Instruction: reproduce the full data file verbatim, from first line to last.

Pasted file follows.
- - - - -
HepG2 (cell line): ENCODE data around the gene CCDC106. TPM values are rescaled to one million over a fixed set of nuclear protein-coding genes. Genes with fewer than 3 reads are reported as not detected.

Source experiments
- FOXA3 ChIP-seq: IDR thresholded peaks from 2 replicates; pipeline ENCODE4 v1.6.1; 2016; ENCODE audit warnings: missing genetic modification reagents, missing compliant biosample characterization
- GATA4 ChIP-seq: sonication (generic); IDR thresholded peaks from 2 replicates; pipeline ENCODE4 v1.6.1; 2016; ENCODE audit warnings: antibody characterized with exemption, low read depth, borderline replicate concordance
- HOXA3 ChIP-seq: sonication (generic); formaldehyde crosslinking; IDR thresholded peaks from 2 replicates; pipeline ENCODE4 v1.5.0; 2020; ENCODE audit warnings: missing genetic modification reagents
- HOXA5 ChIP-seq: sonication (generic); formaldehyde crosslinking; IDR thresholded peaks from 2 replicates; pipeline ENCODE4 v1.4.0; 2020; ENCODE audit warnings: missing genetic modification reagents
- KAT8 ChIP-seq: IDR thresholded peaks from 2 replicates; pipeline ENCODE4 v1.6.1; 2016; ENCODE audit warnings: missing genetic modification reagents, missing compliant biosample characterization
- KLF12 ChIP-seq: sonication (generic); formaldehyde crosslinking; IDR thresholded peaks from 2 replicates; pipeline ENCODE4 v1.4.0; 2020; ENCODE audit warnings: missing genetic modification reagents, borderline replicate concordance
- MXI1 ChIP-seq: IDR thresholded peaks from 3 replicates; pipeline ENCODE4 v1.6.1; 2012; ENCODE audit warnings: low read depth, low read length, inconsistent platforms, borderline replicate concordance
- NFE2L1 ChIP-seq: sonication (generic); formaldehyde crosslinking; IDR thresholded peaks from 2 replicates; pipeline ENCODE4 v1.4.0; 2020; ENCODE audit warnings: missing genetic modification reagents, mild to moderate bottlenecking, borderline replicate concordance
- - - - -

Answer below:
HepG2 (cell line): ENCODE data around the gene CCDC106. TPM values are rescaled to one million over a fixed set of nuclear protein-coding genes. Genes with fewer than 3 reads are reported as not detected.

Source experiments
- FOXA3 ChIP-seq: IDR thresholded peaks from 2 replicates; pipeline ENCODE4 v1.6.1; 2016; ENCODE audit warnings: missing genetic modification reagents, missing compliant biosample characterization
- GATA4 ChIP-seq: sonication (generic); IDR thresholded peaks from 2 replicates; pipeline ENCODE4 v1.6.1; 2016; ENCODE audit warnings: antibody characterized with exemption, low read depth, borderline replicate concordance
- HOXA3 ChIP-seq: sonication (generic); formaldehyde crosslinking; IDR thresholded peaks from 2 replicates; pipeline ENCODE4 v1.5.0; 2020; ENCODE audit warnings: missing genetic modification reagents
- HOXA5 ChIP-seq: sonication (generic); formaldehyde crosslinking; IDR thresholded peaks from 2 replicates; pipeline ENCODE4 v1.4.0; 2020; ENCODE audit warnings: missing genetic modification reagents
- KAT8 ChIP-seq: IDR thresholded peaks from 2 replicates; pipeline ENCODE4 v1.6.1; 2016; ENCODE audit warnings: missing genetic modification reagents, missing compliant biosample characterization
- KLF12 ChIP-seq: sonication (generic); formaldehyde crosslinking; IDR thresholded peaks from 2 replicates; pipeline ENCODE4 v1.4.0; 2020; ENCODE audit warnings: missing genetic modification reagents, borderline replicate concordance
- MXI1 ChIP-seq: IDR thresholded peaks from 3 replicates; pipeline ENCODE4 v1.6.1; 2012; ENCODE audit warnings: low read depth, low read length, inconsistent platforms, borderline replicate concordance
- NFE2L1 ChIP-seq: sonication (generic); formaldehyde crosslinking; IDR thresholded peaks from 2 replicates; pipeline ENCODE4 v1.4.0; 2020; ENCODE audit warnings: missing genetic modification reagents, mild to moderate bottlenecking, borderline replicate concordance